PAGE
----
Preparation of the patient and family includes providing in-formation about what to expect during and after surgery. The surgical site is shaved immediately before surgery (usually in the operating room) so that any resultant superficial abrasions do not have time to become infected. An indwelling urinary catheter is inserted in the operating room to drain the bladder during the administration of diuretics and to permit urinary output to be monitored. The patient may have a central and arterial line placed for fluid administration and monitoring of pressures after surgery. The large head dressing applied after surgery may impair hearing temporarily. Vision may be limited if the eyes are swollen shut. If a tracheostomy or endotracheal tube is in place, the patient will be unable to speak until the tube is removed, so an alterna-tive method of communication should be established.
An altered cognitive state may make the patient unaware of the impending surgery. Even so, encouragement and attention to the patient’s needs are necessary. Whatever the state of awareness of the patient, the family needs reassurance and support because they recognize the seriousness of brain surgery.
Postoperatively, an arterial line and a central venous pressure line may be in place to monitor and manage blood pressure and cen-tral venous pressure. The patient may be intubated and may re-ceive supplemental oxygen therapy. Ongoing postoperative management is aimed at detecting and reducing cerebral edema, relieving pain and preventing seizures, and monitoring ICP.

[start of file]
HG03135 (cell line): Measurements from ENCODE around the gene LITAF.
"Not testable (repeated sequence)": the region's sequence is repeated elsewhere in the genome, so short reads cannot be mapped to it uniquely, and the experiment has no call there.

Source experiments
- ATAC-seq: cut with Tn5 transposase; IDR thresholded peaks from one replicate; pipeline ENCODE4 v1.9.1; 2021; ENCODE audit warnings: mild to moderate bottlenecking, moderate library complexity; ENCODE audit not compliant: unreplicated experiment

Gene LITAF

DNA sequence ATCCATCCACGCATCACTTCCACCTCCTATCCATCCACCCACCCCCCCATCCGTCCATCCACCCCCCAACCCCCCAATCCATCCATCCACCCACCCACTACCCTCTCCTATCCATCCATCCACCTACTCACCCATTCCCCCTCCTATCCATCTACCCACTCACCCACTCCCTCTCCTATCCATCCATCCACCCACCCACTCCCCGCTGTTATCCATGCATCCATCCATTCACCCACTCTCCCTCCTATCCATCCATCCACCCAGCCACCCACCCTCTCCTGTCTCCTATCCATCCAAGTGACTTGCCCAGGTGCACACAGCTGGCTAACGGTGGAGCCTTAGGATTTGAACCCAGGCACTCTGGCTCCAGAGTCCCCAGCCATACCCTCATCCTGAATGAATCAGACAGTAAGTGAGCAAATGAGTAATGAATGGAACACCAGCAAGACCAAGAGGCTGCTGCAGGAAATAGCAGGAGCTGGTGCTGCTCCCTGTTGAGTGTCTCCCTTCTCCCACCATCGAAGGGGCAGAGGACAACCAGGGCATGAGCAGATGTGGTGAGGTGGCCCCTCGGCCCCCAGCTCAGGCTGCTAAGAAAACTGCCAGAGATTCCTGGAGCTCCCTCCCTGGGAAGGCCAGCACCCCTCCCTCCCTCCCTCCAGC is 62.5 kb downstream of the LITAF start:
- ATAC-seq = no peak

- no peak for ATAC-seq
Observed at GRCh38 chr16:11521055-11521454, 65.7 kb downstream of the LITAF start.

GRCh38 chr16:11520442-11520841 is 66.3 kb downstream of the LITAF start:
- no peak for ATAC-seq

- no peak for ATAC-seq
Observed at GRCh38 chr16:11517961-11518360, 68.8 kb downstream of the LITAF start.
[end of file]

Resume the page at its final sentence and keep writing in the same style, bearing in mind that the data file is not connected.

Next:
Medications to reduce cerebral edema include mannitol, which increases serum osmolality and draws free water from areas of the brain (with an intact blood–brain barrier). The fluid is then ex-creted by osmotic diuresis. Dexamethasone (Decadron) may be administered intravenously every 6 hours for 24 to 72 hours; the route is switched to oral as soon as possible and dosage is tapered over 5 to 7 days (Karch, 2002).
Acetaminophen is usually prescribed for temperature exceeding 99.6°F (37.5°C) and for pain. Commonly, the patient has a headache after a craniotomy, usually as a result of the scalp nerves being stretched and irritated during surgery. Codeine, given par-enterally, is often sufficient to relieve headache. Morphine sulfate may also be used in the management of postoperative pain in the craniotomy patient (Leith, 1998).
Antiseizure medication (phenytoin, diazepam) is prescribed for patients who have undergone supratentorial craniotomy be-cause of the high risk of seizures after supratentorial neurosurgical procedures. Serum levels are monitored to keep the medications within the therapeutic range.
A ventricular catheter or other type of drain frequently is inserted in patients undergoing intracranial surgery. The catheter is con-nected to an external drainage system. The patency of the catheter is noted by the pulsations of the fluid in the tubing. The ICP can be assessed using a stopcock attached to the pressure tubing and transducer. The ICP is measured by turning the three-way stop-cock to the appropriate position (Hickey, 2003). Care is required to ensure that the system is tight at all connections and that the stopcock is in the proper position to avoid drainage of CSF; col-lapse of the ventricles and brain herniation may result if fluid is removed too rapidly (Hickey, 2003). The catheter is removed when the ventricular pressure is normal and stable. The neuro-surgeon must be notified if the catheter appears to be obstructed.